Expert: Rouhani in rush to solve nuclear issue to quickly show results
Azerbaijan, Baku, Sept. 30 / Trend, S. Isayev
Iran's president Hassan Rouhani is in a rush to solve country's nuclear issue both because of Iran's current situation and because he needs to quickly show results, Senior fellow at Nanyang Technological University's S. Rajaratnam School of International Studies, James M. Dorsey told Trend.
Not long ago, Rouhani has stated that he wants to reach a nuclear deal with the West, within 3 or 6 months.
"The devil is always in the detail. Just how difficult a deal will become evident when negotiators sit down to flesh out the detail," Dorsey explained. "Rouhani is probably to a great extent aware of what it will take to conclude a deal given that he has experience as a nuclear negotiator."
Dorsey went on to note that "three to six months is optimistic but confidence building will certainly help."
Iran's foreign minister Mohammad Javad Zarif is set to lead the nuclear talks from Iranian side, and in one of his latest interviews he said that country's right to peaceful nuclear enrichment was not negotiable, however adding that Iran doesn't need to enrich uranium to military-grade levels.
The U.S. and its Western allies suspect Iran of developing a nuclear weapon - something that Iran denies. The Islamic Republic has on numerous occasions stated that it does not seek to develop nuclear weapons, using nuclear energy for medical researches instead.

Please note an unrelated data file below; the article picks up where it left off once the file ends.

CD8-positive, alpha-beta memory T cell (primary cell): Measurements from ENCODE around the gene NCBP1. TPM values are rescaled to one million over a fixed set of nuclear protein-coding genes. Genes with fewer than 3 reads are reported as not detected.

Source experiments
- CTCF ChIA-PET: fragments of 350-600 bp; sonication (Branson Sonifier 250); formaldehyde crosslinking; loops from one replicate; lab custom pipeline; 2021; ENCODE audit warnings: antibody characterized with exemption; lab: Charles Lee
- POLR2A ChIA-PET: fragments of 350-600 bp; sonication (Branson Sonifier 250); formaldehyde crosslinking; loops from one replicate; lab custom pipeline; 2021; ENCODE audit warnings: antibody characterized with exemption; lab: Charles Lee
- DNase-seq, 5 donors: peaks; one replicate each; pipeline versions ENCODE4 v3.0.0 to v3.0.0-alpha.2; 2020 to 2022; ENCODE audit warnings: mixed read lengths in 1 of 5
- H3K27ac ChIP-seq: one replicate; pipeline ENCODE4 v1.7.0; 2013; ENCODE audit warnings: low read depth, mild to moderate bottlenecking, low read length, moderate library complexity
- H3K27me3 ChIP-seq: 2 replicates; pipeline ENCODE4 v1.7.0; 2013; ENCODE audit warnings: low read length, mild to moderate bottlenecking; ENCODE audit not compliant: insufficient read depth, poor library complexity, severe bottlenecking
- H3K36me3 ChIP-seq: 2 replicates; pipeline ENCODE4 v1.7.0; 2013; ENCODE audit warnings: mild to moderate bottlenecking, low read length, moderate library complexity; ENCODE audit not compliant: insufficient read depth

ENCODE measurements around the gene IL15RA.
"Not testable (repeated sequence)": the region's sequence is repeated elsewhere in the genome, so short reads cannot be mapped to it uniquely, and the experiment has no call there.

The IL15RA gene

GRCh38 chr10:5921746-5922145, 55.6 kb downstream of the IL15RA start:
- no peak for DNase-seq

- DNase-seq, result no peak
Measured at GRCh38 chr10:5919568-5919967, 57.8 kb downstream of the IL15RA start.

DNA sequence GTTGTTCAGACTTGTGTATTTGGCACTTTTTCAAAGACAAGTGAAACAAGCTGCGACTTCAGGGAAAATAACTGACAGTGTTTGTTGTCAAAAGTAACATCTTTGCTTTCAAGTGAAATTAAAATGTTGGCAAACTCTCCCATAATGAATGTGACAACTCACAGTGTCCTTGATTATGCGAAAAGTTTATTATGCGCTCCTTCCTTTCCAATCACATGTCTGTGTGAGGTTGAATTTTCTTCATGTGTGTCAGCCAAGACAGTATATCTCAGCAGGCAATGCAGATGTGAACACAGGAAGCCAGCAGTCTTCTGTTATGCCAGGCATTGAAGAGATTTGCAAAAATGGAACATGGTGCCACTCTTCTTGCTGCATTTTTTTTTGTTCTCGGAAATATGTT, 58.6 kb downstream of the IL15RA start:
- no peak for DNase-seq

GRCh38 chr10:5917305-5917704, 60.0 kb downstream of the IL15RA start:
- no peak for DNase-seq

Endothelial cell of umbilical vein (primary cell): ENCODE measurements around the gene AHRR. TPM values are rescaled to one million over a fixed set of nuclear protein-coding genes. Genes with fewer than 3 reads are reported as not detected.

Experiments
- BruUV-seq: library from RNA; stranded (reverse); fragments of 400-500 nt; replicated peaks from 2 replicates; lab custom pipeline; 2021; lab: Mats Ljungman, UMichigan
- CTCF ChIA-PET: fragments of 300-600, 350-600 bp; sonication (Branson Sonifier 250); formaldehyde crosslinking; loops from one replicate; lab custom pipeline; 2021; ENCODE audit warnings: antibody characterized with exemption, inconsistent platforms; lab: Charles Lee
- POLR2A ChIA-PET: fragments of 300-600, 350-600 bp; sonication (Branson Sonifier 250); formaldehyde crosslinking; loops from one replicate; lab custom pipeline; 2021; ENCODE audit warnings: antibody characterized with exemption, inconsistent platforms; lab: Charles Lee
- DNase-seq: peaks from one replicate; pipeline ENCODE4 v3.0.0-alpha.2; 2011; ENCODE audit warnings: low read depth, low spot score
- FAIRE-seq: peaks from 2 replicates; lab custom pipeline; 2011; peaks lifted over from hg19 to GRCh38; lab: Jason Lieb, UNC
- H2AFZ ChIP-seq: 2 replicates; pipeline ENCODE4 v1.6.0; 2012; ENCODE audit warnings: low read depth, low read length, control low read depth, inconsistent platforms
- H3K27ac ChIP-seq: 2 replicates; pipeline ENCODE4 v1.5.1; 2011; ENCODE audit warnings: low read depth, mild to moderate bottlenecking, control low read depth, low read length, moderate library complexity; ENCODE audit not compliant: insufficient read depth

Dorsey believes holding the talks on nuclear issue on the level of foreign minister is beneficial for both sides.
"Raising the level to that of foreign ministers give the talks increased importance and means that negotiations are taking place between officials who are real players in policy making," he said. "It also raises the pressure to produce results."
"This also constitutes recognition of the fact that the new foreign minister of Iran who has already taken a very different tone from his predecessor is the chief negotiator," Dorsey added. "It will also help clarify quickly whether a deal is possible."
It should be noted that on Sept. 26, the meeting between Iranian negotiating team led by FM Mohammad Javad Zarif met with his counterparts from the country-members of the P5+1 group on the sidelines of the U.N. General Assembly in New York.
The talks were aimed at jump-starting efforts to resolve a decade-long standoff over Iran's nuclear ambitions.
U.S. Secretary of State, John Kerry shook hands with Foreign Minister Mohammad Javad Zarif on the sidelines of the United Nations in one of the foes' highest-level encounters since the 1979 Islamic Revolution. It was the first meeting between a U.S. secretary of state and an Iranian foreign minister since a brief encounter in May 2007.
Also, Iranian and U.S. presidents Hassan Rouhani and Barack Obama spoke by phone last Friday, in the highest-level contact between the two countries in three decades.
Reuters has recently reported that John Kerry said a deal on Iran's nuclear weapons program could be reached relatively quickly, and it would have the potential to dramatically improve the relationship between the two countries.